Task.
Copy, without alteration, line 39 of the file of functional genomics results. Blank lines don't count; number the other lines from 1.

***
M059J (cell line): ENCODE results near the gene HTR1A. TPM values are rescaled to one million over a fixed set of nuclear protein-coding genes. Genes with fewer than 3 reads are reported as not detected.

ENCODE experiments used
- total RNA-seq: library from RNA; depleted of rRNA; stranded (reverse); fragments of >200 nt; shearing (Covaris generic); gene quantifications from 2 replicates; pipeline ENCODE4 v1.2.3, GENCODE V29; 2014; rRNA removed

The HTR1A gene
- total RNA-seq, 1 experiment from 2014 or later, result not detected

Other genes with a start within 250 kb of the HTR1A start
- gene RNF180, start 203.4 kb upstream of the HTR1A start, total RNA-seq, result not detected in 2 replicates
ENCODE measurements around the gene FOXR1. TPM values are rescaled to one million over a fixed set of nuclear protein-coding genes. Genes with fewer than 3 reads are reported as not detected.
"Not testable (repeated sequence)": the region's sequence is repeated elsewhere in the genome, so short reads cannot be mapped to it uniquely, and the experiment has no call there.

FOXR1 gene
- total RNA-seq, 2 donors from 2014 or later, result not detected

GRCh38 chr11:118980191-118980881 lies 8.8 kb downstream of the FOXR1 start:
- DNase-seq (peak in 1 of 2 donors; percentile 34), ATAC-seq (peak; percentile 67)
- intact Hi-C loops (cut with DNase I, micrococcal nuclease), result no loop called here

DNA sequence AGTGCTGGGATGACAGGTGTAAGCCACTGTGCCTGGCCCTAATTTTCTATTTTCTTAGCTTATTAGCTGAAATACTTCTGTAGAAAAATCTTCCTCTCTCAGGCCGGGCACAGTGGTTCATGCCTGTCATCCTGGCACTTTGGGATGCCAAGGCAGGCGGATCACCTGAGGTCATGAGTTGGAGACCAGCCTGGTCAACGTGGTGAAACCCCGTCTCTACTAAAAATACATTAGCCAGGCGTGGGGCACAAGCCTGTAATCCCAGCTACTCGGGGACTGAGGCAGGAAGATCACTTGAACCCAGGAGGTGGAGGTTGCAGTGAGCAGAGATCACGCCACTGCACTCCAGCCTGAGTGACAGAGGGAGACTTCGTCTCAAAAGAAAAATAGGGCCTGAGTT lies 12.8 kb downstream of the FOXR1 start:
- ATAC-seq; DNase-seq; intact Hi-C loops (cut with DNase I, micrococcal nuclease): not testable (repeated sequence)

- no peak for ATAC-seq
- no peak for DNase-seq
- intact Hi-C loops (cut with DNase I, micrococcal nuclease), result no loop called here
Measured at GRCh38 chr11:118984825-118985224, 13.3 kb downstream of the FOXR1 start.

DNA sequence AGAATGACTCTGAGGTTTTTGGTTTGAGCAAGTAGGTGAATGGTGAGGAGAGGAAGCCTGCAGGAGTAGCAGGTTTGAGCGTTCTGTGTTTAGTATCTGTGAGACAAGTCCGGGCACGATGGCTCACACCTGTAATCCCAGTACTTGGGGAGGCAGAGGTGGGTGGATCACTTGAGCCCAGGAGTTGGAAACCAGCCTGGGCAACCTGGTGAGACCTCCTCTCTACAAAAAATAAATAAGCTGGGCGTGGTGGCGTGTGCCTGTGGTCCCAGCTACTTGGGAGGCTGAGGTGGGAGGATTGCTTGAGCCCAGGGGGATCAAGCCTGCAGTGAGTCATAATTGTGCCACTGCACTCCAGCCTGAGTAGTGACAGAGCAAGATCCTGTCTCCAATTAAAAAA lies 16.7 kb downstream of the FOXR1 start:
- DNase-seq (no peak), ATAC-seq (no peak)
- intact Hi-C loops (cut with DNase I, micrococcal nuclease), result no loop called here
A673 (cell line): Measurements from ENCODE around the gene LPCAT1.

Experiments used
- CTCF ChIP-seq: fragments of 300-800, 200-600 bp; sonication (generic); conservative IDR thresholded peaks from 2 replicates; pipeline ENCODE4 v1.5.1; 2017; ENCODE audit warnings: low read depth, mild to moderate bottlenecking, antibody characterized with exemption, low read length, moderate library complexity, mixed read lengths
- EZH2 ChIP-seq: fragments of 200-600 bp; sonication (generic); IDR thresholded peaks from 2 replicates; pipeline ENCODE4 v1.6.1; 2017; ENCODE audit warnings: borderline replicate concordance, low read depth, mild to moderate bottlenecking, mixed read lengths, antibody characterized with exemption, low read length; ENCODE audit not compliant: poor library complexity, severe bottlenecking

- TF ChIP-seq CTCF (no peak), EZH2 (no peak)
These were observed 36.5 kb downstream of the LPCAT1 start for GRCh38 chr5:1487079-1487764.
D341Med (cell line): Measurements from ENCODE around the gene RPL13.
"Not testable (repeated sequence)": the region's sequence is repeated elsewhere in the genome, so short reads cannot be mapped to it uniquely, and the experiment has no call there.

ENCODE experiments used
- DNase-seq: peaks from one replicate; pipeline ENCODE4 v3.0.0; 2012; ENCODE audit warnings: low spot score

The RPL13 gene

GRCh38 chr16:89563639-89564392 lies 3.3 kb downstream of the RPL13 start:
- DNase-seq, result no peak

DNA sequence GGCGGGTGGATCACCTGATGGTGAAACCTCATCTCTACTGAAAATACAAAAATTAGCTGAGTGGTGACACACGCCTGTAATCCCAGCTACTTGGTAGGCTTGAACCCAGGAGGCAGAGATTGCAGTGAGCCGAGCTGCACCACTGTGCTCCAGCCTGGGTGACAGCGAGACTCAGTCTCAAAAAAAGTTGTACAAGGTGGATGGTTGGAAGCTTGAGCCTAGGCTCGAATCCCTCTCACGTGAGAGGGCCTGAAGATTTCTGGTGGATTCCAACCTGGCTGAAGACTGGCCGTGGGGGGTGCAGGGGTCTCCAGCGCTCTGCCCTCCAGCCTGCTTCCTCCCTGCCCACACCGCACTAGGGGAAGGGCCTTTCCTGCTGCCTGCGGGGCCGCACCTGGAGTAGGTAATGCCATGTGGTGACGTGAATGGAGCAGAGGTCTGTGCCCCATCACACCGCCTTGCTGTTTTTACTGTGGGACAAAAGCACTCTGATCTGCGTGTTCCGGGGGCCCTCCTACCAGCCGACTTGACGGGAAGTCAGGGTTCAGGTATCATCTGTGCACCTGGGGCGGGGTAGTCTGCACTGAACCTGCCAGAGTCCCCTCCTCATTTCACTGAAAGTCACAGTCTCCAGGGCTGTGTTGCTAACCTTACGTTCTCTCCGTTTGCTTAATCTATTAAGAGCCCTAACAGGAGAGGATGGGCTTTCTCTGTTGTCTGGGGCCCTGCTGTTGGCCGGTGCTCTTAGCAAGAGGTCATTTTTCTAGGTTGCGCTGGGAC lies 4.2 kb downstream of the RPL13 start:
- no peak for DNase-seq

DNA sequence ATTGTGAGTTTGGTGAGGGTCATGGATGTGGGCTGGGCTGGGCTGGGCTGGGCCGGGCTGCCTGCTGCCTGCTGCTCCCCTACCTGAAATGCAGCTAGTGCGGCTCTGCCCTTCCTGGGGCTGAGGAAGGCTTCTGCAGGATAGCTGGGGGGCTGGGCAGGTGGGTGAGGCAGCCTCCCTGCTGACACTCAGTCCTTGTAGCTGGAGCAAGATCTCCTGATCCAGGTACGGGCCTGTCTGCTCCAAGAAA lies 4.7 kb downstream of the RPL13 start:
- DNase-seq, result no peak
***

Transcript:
DNA sequence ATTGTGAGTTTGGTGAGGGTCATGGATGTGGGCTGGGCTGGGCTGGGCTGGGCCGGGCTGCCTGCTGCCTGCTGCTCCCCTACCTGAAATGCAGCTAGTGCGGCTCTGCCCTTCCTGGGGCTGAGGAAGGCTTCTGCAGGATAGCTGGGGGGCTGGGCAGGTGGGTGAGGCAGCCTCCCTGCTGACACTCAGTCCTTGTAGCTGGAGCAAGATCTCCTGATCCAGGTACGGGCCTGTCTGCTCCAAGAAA lies 4.7 kb downstream of the RPL13 start: